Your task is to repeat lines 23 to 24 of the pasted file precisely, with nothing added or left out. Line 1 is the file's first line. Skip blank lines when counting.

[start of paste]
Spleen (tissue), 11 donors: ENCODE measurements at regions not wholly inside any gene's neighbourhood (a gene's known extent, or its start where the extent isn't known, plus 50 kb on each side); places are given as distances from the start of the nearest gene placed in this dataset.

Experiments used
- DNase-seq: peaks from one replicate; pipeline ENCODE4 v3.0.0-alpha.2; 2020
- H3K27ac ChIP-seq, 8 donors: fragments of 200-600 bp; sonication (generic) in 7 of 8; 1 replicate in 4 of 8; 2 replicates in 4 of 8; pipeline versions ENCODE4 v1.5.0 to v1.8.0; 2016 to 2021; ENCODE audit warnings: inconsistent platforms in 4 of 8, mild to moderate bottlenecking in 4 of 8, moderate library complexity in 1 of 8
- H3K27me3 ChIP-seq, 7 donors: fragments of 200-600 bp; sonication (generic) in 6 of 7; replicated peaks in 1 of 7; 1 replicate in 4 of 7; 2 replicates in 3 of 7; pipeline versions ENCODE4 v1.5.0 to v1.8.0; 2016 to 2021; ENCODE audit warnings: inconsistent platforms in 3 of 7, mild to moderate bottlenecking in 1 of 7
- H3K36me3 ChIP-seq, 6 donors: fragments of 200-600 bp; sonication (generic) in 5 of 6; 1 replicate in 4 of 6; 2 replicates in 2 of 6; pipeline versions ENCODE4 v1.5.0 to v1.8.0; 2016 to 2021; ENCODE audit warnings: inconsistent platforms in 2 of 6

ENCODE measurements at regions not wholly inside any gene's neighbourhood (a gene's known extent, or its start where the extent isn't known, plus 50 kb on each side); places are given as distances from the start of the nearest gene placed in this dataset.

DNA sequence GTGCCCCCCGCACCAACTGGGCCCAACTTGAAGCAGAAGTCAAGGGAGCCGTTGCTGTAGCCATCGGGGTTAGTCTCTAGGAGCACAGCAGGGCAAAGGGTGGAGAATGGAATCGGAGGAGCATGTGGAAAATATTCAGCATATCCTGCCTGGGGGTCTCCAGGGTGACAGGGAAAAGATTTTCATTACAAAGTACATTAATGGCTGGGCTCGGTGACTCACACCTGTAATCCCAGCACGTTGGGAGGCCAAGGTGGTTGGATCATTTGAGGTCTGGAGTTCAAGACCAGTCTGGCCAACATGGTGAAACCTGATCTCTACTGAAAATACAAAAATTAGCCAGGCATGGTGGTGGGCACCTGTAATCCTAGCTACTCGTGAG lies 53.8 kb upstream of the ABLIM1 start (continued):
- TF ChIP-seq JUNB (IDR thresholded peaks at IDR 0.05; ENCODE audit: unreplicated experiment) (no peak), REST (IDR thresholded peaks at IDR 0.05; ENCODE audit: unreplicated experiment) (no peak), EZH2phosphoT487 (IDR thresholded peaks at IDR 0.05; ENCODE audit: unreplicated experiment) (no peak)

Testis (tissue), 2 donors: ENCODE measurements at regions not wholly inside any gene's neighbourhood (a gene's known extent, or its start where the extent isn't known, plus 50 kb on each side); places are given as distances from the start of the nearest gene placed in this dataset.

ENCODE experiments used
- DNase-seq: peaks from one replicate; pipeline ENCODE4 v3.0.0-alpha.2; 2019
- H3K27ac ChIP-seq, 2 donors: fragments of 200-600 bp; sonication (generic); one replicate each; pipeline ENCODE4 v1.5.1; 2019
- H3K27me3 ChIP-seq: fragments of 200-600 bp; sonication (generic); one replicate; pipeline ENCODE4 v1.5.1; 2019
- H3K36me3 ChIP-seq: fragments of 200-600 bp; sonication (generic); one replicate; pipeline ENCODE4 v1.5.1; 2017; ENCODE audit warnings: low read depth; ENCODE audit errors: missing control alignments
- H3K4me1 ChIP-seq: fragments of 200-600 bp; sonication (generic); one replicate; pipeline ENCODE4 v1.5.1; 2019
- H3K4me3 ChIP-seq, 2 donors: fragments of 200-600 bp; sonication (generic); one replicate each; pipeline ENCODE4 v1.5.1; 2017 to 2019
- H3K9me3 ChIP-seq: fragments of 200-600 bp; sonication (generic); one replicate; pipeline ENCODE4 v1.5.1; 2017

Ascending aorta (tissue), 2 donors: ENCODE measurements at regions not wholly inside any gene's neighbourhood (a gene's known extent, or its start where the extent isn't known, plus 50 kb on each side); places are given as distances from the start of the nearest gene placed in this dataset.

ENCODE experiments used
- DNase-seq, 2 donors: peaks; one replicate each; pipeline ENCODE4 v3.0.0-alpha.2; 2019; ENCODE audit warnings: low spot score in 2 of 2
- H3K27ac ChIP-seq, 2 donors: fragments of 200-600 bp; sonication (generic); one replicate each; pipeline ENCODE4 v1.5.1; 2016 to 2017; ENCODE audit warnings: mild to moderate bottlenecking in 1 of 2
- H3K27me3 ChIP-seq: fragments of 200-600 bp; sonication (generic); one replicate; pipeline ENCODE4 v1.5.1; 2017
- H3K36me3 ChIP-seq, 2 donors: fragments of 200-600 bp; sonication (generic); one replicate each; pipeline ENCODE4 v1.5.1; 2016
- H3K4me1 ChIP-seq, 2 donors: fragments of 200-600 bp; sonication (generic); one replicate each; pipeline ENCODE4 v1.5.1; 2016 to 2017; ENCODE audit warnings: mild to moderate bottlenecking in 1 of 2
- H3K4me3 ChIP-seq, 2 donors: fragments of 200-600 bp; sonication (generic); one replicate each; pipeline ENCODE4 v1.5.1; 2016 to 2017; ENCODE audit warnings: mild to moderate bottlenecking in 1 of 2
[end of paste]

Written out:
- H3K27me3 ChIP-seq: fragments of 200-600 bp; sonication (generic); one replicate; pipeline ENCODE4 v1.5.1; 2017
- H3K36me3 ChIP-seq, 2 donors: fragments of 200-600 bp; sonication (generic); one replicate each; pipeline ENCODE4 v1.5.1; 2016